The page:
The only case of Mexico using a NATO Symbol with which I am familiar is oddly on a series of pistol-caliber proof loads made by Industrias Tecnos for Spain. I have the .380 in my own collection, and I think Lew Curtis may have the 9 mm. There is a third caliber, perhaps a .38 special. Lew Curtis can probably tell us more about them.
FNM is a confusing designation, since the initials fit well with a logical name for an ammunition factory in Spanish, Portuguese, and French, at least. Also in Italian, although I don’t think they have ever used those initials with a factory name.
I don’t recall the reason for the two different FNM entries on the IAA headstamp list, for Mexico, although admittedly, I was one of the people involved with making that list. It is not up to date, still has many errors that were NOT on the original list as submitted, as badly needs someone (not me!) to upgrade it. I submitted lists of spelling errors at least twice, and they were never utilized. The box shown is a good example. Since the words used on it could be either Spanish or Portuguese, it is only the cartridge designation that reveals the country of origin.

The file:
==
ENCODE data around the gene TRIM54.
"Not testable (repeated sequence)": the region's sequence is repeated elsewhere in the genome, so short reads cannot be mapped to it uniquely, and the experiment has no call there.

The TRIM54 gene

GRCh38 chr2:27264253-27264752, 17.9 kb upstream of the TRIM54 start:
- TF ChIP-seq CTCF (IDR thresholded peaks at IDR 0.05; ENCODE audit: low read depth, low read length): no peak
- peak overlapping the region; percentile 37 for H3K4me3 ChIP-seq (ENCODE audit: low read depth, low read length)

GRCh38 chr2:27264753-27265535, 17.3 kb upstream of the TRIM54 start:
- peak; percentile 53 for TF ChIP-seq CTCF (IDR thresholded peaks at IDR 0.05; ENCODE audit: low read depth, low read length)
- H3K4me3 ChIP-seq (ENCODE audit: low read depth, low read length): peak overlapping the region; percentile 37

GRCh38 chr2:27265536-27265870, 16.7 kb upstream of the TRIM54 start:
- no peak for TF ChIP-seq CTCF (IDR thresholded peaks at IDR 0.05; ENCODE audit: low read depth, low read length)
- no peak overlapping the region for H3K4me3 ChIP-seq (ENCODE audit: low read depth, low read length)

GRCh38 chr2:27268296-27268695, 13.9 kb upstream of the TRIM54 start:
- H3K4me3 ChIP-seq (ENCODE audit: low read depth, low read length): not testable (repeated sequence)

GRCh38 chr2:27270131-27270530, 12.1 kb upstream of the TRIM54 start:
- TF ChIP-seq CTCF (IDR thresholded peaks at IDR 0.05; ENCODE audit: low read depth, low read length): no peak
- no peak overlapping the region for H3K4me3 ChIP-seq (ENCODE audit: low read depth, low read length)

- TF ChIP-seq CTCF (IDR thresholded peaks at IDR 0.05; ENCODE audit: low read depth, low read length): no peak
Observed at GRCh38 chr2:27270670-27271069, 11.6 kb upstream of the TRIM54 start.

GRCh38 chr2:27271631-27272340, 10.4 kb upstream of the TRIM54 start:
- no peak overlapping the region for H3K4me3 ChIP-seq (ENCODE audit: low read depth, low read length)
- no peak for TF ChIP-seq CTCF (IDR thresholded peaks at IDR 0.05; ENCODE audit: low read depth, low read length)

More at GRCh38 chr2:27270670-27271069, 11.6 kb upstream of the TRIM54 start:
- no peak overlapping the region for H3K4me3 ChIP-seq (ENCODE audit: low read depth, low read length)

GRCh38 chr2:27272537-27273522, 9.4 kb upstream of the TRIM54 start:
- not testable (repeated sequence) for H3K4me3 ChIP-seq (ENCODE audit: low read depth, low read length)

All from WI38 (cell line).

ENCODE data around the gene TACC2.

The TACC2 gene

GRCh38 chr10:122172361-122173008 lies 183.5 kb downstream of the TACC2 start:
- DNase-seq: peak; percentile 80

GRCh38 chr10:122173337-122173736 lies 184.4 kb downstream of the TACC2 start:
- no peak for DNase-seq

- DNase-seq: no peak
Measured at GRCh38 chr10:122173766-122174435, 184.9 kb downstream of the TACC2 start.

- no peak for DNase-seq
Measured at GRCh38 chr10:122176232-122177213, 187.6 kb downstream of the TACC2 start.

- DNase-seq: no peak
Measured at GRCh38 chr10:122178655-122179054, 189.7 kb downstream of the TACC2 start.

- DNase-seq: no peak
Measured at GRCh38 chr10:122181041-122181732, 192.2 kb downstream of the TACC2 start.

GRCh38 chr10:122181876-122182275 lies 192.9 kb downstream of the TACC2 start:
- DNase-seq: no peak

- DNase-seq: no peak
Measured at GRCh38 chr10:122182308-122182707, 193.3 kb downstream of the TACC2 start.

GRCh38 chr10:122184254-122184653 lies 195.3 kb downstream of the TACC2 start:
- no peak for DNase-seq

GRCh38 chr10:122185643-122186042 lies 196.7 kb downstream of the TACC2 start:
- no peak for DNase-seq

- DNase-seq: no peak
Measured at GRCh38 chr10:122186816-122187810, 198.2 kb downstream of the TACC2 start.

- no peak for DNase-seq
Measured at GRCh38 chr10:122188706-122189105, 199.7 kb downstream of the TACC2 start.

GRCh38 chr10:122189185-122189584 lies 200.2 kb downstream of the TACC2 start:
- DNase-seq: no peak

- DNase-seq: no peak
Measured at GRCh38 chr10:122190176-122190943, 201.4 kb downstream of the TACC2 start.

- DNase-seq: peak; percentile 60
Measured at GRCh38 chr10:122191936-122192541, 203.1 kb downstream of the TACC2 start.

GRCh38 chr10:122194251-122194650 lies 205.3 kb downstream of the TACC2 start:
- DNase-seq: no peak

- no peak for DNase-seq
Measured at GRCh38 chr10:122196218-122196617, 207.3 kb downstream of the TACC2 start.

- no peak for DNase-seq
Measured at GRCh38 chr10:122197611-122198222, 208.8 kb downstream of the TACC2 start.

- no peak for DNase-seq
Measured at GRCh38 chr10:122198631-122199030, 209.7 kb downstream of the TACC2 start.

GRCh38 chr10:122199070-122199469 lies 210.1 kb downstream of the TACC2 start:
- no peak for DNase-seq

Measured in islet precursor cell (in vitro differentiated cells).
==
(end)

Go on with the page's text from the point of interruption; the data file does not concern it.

Of course, the best thing is that you can ask about headstamps on this Forum, where you will usually get excellent answers like JonnyC’s.
As Jon ably pointed out, sometimes you have to use clues other than a headstamp to figure some of these out - primer cup material, bullet ogive, color, and presence or not, of sealants, headstamp layout (although it is not much help, generally with NATO-approved cartridges since most of them use the same trinomial headstamp), etc. Box labels help to, since they give you a language to work with, usually, and sometimes a cartridge designation specific to a particular country, as in the case of “M947” for the Portuguese box.